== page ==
Describe the politics in Latino community under the machine, the alderman, and how they ran politics.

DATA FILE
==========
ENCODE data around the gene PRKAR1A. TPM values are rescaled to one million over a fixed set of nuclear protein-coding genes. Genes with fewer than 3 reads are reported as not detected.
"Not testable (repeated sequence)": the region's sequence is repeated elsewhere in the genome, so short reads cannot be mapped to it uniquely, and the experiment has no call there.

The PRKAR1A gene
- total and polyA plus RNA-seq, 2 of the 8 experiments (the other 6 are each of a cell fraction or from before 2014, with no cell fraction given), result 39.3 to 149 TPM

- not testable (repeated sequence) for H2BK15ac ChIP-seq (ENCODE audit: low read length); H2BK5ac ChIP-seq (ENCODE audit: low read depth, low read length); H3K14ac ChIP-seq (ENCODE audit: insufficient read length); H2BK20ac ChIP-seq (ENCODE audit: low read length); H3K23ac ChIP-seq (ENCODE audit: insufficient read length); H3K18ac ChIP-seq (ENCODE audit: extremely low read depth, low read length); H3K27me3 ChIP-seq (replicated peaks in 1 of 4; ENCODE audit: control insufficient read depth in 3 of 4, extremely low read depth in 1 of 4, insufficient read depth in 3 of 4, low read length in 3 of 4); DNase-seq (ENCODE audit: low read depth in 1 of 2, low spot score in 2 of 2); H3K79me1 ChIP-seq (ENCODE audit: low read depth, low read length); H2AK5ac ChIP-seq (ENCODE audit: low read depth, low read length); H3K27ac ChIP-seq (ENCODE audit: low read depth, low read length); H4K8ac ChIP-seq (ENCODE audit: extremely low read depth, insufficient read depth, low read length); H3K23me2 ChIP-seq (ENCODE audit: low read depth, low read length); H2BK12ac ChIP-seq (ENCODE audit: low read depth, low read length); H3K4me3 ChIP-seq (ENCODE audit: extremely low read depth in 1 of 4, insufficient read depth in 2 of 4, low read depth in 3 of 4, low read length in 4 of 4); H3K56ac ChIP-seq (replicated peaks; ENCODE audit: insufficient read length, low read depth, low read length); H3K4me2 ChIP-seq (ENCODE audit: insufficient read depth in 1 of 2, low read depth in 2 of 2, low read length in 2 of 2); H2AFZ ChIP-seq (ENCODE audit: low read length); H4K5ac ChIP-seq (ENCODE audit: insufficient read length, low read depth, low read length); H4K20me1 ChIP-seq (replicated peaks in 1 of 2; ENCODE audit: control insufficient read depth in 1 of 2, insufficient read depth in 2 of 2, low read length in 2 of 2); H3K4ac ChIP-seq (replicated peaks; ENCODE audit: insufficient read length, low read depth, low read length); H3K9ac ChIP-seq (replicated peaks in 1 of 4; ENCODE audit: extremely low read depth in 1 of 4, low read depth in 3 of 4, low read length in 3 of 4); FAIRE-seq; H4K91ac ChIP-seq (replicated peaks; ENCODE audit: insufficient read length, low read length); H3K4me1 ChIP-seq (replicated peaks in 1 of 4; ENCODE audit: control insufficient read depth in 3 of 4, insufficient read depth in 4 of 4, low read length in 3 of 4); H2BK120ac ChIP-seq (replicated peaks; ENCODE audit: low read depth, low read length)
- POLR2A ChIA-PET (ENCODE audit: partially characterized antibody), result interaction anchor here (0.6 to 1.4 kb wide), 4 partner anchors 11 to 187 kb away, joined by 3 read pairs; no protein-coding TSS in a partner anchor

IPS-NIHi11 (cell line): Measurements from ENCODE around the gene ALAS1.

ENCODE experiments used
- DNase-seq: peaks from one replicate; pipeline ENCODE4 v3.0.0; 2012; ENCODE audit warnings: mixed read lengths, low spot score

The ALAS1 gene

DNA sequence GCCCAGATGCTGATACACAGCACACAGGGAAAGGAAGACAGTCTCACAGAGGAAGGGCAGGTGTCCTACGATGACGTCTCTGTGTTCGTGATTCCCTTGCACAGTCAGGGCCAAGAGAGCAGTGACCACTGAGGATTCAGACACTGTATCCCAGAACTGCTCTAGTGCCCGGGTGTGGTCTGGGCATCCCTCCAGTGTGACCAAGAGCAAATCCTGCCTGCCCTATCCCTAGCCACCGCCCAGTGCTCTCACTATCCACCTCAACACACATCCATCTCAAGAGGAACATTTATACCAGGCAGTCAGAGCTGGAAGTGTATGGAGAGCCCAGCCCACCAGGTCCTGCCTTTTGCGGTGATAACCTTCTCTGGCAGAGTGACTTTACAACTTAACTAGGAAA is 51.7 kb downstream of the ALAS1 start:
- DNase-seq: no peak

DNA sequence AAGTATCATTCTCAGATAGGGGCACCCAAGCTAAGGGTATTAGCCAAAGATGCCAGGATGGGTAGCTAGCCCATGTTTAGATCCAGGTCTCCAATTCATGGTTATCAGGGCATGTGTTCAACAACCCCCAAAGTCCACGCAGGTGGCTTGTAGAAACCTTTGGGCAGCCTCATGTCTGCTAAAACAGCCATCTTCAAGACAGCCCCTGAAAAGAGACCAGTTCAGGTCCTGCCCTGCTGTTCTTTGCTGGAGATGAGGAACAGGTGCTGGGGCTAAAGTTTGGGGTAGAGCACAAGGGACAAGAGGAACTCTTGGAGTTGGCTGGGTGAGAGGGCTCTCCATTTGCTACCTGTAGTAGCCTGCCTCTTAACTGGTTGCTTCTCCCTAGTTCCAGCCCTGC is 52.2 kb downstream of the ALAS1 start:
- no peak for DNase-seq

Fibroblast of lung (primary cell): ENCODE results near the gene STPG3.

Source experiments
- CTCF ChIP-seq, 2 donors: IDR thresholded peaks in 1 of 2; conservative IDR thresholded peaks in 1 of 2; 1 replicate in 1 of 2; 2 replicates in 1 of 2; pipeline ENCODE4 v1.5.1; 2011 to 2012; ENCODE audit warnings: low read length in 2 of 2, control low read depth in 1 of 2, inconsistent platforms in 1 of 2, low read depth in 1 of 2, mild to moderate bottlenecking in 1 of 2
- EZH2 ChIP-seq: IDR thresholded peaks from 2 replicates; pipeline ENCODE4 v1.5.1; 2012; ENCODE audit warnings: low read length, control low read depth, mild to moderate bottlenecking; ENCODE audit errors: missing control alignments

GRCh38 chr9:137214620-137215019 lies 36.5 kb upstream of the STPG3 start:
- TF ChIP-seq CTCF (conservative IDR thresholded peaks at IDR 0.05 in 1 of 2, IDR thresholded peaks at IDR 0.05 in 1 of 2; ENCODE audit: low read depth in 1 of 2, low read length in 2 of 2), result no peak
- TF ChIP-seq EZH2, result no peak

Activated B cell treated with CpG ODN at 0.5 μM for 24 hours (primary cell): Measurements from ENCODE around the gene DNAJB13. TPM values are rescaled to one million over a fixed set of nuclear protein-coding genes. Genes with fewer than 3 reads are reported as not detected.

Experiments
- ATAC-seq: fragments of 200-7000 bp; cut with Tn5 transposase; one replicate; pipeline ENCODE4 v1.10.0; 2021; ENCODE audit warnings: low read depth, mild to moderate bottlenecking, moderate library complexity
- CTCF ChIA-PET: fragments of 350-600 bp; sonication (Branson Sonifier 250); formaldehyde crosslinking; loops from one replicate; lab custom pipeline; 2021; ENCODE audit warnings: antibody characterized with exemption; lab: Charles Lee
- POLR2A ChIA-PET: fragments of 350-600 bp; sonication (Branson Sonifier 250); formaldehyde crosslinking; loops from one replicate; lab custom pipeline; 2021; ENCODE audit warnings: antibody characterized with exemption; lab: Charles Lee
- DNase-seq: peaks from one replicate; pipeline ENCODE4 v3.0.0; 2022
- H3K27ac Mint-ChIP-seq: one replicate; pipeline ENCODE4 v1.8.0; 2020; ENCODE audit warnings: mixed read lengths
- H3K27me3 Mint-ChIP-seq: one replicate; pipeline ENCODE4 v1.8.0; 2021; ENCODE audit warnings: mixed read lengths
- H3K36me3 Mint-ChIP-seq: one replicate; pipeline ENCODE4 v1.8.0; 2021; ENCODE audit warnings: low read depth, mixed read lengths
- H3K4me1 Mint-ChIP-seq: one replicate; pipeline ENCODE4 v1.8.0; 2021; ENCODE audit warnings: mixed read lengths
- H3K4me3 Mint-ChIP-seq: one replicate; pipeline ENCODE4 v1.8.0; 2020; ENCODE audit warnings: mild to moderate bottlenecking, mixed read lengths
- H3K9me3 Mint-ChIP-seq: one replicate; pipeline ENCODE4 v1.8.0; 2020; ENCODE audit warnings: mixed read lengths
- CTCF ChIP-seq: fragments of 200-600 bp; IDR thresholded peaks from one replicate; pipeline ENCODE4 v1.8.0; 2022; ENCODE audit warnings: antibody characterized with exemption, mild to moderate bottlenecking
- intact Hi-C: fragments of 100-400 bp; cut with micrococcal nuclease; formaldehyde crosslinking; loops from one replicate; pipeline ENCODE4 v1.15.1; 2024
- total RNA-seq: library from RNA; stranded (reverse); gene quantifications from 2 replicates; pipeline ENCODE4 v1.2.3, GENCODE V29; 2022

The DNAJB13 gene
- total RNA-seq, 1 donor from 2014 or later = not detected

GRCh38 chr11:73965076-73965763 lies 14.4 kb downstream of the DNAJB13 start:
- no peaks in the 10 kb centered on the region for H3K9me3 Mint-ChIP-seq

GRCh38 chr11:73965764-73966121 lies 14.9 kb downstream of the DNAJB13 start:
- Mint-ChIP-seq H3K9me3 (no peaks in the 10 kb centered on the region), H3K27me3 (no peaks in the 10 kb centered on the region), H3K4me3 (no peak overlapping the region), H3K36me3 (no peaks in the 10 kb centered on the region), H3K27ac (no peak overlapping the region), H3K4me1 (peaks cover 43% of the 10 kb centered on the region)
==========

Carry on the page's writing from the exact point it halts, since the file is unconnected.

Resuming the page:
Well, before we elected Harold Washington, before our community came to be respected, ah, we had to put up with a lot of garbage, ah, in our own communities where we were the majority. We had machine alderman who, ah, were very insensitive, ah, who demonstrated, I believe, just disrespect. And, ah, I think a lot of contempt for the fact that the neighborhood changed. For example, ah, in this community we had an alderman who, in spite of the community being 70, 75 percent, ah, Latino, mostly Mexican, ah, didn't even bother to have a bilingual person in his ward office, ward public service office, funded by taxpayers money. And everybody here paid taxes, very hard working people. Ah, not having a Hispanic, having a bilingual person, someone who could simply communicate with people. Had machine alderman that, when you went to see him, he'd look at the poll sheet to see, not only if you were registered but if you had probably voted for him or not, you know, how bad can you get? The situation got so bad that the alderman, my predecessor here, moved out of the community, was living in suburbia, contrary to law. That was one of the things that we had to expose in our efforts to defeat him. This is a very young community. You need to have someone who is going to be visible, who is going to provide leadership, who is going to try to convey a sense of caring to such a young community that we didn't have under machine politics. In another ward, you had an alderman who just despised that the community was changing, made public comments, documented that if these people didn't like it they should go back to Mexico, that any animal--
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